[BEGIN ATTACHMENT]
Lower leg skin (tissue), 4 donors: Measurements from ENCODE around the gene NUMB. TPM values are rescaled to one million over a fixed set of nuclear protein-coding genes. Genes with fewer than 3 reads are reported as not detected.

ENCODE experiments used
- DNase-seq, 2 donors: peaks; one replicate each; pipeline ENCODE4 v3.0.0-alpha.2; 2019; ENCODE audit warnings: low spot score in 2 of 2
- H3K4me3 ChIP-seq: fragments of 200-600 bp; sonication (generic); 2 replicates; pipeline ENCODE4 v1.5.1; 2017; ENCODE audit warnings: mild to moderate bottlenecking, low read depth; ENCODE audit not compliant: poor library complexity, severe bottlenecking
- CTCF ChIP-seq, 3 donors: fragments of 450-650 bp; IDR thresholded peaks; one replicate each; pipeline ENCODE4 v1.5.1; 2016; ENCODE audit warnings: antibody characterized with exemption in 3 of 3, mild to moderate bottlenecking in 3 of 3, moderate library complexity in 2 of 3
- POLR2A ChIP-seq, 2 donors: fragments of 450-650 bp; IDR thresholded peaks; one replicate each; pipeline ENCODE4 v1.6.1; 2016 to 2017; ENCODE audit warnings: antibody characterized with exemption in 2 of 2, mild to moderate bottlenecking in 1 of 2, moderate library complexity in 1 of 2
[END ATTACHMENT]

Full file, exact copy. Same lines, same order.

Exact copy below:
Lower leg skin (tissue), 4 donors: Measurements from ENCODE around the gene NUMB. TPM values are rescaled to one million over a fixed set of nuclear protein-coding genes. Genes with fewer than 3 reads are reported as not detected.

ENCODE experiments used
- DNase-seq, 2 donors: peaks; one replicate each; pipeline ENCODE4 v3.0.0-alpha.2; 2019; ENCODE audit warnings: low spot score in 2 of 2
- H3K4me3 ChIP-seq: fragments of 200-600 bp; sonication (generic); 2 replicates; pipeline ENCODE4 v1.5.1; 2017; ENCODE audit warnings: mild to moderate bottlenecking, low read depth; ENCODE audit not compliant: poor library complexity, severe bottlenecking
- CTCF ChIP-seq, 3 donors: fragments of 450-650 bp; IDR thresholded peaks; one replicate each; pipeline ENCODE4 v1.5.1; 2016; ENCODE audit warnings: antibody characterized with exemption in 3 of 3, mild to moderate bottlenecking in 3 of 3, moderate library complexity in 2 of 3
- POLR2A ChIP-seq, 2 donors: fragments of 450-650 bp; IDR thresholded peaks; one replicate each; pipeline ENCODE4 v1.6.1; 2016 to 2017; ENCODE audit warnings: antibody characterized with exemption in 2 of 2, mild to moderate bottlenecking in 1 of 2, moderate library complexity in 1 of 2